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I'm working on a relatively large system, that is about online transportation reservation. The system is decomposed into some services, that are interacting via REST interface with each other and the UI.

I have a service, called BillingService, that is responsible for establishing, payment and finalization of bills. Each bill can consist of different reservations, like flight, train, bus, etc. Each of these items have a completely different business logic, procedure and models, and each of them is managed in a different service, and BillingService is playing an orchestration role between them.

We have a panel for our customers and operators, to see the list of their bills, and reservations inside it. Each reservation has its special details that must be fetched from the respective service, and bill service has no idea about that.

Now, assume that in the middle of the day, the operator's panel is filled with more than 40 bills, each having some reservation items, and its status must be updated in real time. Currently we are using an SQL query to join bills table with reservation tables and return the result and it is a fast and straight-forward action, but obviously, it is in conflict with the principle of single responsibility of BillingService. The right solution (from the design point of view) would be to fetch reservation details from their services, but its performance and response time will not be acceptable, as we have to issue hundreds of requests to the reservation services to get details.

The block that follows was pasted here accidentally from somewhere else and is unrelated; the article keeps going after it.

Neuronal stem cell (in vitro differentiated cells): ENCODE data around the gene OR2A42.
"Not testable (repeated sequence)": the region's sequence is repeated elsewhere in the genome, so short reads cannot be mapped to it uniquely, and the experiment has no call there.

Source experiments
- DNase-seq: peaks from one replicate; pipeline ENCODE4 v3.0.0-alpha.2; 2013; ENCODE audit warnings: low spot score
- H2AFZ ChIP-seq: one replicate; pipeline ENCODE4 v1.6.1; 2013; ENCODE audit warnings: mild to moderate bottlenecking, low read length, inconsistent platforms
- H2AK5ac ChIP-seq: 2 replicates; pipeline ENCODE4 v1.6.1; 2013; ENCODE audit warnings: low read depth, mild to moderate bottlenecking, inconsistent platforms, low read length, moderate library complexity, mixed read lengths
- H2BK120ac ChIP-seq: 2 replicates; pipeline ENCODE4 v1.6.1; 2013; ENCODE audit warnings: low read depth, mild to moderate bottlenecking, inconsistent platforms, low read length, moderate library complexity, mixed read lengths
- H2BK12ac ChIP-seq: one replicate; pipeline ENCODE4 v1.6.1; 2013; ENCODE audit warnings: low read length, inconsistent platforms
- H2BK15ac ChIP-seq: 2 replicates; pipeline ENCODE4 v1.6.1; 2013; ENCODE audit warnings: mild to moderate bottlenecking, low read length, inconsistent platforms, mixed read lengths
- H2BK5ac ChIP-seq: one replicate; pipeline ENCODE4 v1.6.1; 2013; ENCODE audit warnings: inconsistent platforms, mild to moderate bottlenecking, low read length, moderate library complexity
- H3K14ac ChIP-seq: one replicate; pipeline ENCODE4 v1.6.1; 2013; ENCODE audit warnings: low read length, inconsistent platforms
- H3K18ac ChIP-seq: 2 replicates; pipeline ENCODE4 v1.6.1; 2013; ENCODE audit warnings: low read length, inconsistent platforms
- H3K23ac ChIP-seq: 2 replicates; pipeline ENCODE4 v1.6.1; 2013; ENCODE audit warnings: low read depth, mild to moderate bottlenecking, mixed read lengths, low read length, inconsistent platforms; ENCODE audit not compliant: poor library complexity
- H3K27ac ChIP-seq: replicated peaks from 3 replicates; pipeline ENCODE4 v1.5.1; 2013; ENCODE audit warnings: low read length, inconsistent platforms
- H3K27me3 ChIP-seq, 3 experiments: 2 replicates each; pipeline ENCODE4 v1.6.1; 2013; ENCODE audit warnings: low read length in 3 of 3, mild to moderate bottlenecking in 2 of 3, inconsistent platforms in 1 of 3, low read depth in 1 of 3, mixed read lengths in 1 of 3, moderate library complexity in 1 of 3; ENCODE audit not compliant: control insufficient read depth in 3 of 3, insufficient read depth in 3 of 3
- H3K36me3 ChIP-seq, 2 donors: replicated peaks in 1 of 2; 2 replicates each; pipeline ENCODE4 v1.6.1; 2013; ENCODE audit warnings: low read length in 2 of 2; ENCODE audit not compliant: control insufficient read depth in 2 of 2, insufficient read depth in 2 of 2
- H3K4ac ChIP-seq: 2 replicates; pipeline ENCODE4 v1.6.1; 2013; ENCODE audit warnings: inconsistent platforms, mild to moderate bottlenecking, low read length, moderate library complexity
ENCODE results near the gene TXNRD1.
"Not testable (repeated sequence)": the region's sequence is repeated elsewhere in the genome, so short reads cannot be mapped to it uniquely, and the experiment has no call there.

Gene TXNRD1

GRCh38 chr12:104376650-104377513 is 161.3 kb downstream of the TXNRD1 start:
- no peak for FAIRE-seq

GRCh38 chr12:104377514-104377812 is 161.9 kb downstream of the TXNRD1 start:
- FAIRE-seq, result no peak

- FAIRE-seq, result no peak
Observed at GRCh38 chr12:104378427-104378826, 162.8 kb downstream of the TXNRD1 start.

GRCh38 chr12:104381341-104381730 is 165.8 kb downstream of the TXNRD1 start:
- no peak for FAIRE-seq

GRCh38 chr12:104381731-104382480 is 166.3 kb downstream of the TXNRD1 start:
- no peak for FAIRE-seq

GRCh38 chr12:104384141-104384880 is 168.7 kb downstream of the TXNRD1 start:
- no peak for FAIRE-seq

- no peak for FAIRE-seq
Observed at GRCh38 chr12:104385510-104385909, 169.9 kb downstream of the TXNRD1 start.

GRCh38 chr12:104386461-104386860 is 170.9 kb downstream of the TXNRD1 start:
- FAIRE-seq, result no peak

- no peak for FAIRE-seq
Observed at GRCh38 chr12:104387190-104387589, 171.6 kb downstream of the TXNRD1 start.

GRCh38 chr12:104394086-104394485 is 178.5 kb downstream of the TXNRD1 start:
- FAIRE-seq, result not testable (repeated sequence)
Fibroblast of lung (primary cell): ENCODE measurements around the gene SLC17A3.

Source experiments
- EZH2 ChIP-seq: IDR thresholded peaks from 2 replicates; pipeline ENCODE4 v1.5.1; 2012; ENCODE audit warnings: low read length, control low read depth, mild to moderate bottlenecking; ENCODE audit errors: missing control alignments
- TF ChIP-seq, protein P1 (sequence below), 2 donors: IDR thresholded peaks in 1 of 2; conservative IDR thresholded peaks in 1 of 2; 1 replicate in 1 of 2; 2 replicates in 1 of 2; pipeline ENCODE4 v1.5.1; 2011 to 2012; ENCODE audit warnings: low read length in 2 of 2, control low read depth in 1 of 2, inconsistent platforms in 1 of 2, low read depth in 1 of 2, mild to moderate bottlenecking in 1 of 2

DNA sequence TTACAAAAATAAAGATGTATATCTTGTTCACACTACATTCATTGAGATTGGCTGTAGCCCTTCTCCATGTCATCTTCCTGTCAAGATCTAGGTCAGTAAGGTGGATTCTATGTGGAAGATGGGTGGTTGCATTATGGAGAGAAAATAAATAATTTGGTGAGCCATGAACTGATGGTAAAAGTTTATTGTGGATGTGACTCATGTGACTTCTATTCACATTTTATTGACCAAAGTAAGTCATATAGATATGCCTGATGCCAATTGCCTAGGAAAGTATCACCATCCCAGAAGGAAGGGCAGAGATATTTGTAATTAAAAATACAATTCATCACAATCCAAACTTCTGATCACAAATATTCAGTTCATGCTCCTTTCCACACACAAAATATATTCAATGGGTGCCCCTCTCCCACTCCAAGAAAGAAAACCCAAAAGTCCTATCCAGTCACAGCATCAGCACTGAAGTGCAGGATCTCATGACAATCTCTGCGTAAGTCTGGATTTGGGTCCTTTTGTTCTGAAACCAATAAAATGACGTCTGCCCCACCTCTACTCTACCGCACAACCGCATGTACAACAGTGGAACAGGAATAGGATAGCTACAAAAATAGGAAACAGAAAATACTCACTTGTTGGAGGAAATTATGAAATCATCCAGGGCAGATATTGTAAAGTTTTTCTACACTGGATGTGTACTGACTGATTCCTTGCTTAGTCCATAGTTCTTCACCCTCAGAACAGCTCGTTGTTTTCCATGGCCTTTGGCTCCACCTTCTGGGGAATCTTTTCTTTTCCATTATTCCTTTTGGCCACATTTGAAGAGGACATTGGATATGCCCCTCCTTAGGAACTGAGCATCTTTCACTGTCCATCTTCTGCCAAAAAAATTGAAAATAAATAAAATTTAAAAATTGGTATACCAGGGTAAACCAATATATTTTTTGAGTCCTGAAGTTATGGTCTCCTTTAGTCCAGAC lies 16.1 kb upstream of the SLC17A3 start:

As we are planning to add more types of reservation (that have the same criteria as others) to the system, the current design (accessing reservation database directly in BillingSerice) seems like a headache now, and the other way (fetching reserve details from their services) seems not be practical, because of large amount of communication and requests that are involved.

Is there some solution that considers performance and design simultaneously, that I'm not seeing?

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One way (whether this fits your environment is up to you) is decoupling the BillingService by giving it its own data storage:

  • Set up a system where the various reservation services propagate the data which is necessary for the billing service
  • Set the billing service as a receiver for these data updates
  • Store the data in the billing service itself

Pros

  • The billing service can now operate without a live connection to the reservation services (and thus becomes a standalone service)
  • The billing service will even continue to work, when one of the reservation services goes down and is unreachable
  • As there's no more live communication, your performance problem is solved

Cons

  • Data in the billing service may be stale
  • More infrastructure (usually at least a message bus with message persistence)
  • As part of this: think carefully about which details are always shown to the operator/user and which details can be retrieved on-demand. – Bart van Ingen Schenau Jun 24 '20 at 12:10

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